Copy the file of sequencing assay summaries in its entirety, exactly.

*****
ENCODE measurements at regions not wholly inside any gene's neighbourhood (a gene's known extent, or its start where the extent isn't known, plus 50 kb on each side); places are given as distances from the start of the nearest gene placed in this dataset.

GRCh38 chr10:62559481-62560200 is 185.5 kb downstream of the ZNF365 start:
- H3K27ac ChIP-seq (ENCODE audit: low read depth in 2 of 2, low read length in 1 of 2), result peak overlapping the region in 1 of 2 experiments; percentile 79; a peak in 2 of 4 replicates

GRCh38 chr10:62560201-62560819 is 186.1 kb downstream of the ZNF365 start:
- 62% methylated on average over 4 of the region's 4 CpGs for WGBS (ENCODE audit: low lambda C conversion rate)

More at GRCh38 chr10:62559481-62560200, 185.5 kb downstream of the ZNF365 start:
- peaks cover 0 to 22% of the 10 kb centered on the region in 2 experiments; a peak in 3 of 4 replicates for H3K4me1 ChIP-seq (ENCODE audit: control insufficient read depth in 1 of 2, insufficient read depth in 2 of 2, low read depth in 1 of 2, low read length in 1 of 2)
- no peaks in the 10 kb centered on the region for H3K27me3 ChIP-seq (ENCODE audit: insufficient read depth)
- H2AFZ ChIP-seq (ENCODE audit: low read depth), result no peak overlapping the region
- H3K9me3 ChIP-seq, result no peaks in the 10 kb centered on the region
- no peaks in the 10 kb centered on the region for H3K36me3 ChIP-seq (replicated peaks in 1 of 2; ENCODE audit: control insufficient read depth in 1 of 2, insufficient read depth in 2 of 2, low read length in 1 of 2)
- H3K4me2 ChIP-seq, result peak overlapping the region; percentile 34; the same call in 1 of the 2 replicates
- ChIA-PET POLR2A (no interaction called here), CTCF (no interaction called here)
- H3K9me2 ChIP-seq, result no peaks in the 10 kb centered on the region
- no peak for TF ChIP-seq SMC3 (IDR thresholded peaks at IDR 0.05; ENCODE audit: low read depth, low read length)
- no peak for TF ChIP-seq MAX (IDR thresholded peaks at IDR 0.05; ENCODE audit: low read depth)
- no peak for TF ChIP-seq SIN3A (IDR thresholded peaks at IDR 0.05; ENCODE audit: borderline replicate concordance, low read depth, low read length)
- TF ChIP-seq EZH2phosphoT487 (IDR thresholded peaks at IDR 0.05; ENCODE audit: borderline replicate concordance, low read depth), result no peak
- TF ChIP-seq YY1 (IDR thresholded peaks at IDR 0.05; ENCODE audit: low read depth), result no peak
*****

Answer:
ENCODE measurements at regions not wholly inside any gene's neighbourhood (a gene's known extent, or its start where the extent isn't known, plus 50 kb on each side); places are given as distances from the start of the nearest gene placed in this dataset.

GRCh38 chr10:62559481-62560200 is 185.5 kb downstream of the ZNF365 start:
- H3K27ac ChIP-seq (ENCODE audit: low read depth in 2 of 2, low read length in 1 of 2), result peak overlapping the region in 1 of 2 experiments; percentile 79; a peak in 2 of 4 replicates

GRCh38 chr10:62560201-62560819 is 186.1 kb downstream of the ZNF365 start:
- 62% methylated on average over 4 of the region's 4 CpGs for WGBS (ENCODE audit: low lambda C conversion rate)

More at GRCh38 chr10:62559481-62560200, 185.5 kb downstream of the ZNF365 start:
- peaks cover 0 to 22% of the 10 kb centered on the region in 2 experiments; a peak in 3 of 4 replicates for H3K4me1 ChIP-seq (ENCODE audit: control insufficient read depth in 1 of 2, insufficient read depth in 2 of 2, low read depth in 1 of 2, low read length in 1 of 2)
- no peaks in the 10 kb centered on the region for H3K27me3 ChIP-seq (ENCODE audit: insufficient read depth)
- H2AFZ ChIP-seq (ENCODE audit: low read depth), result no peak overlapping the region
- H3K9me3 ChIP-seq, result no peaks in the 10 kb centered on the region
- no peaks in the 10 kb centered on the region for H3K36me3 ChIP-seq (replicated peaks in 1 of 2; ENCODE audit: control insufficient read depth in 1 of 2, insufficient read depth in 2 of 2, low read length in 1 of 2)
- H3K4me2 ChIP-seq, result peak overlapping the region; percentile 34; the same call in 1 of the 2 replicates
- ChIA-PET POLR2A (no interaction called here), CTCF (no interaction called here)
- H3K9me2 ChIP-seq, result no peaks in the 10 kb centered on the region
- no peak for TF ChIP-seq SMC3 (IDR thresholded peaks at IDR 0.05; ENCODE audit: low read depth, low read length)
- no peak for TF ChIP-seq MAX (IDR thresholded peaks at IDR 0.05; ENCODE audit: low read depth)
- no peak for TF ChIP-seq SIN3A (IDR thresholded peaks at IDR 0.05; ENCODE audit: borderline replicate concordance, low read depth, low read length)
- TF ChIP-seq EZH2phosphoT487 (IDR thresholded peaks at IDR 0.05; ENCODE audit: borderline replicate concordance, low read depth), result no peak
- TF ChIP-seq YY1 (IDR thresholded peaks at IDR 0.05; ENCODE audit: low read depth), result no peak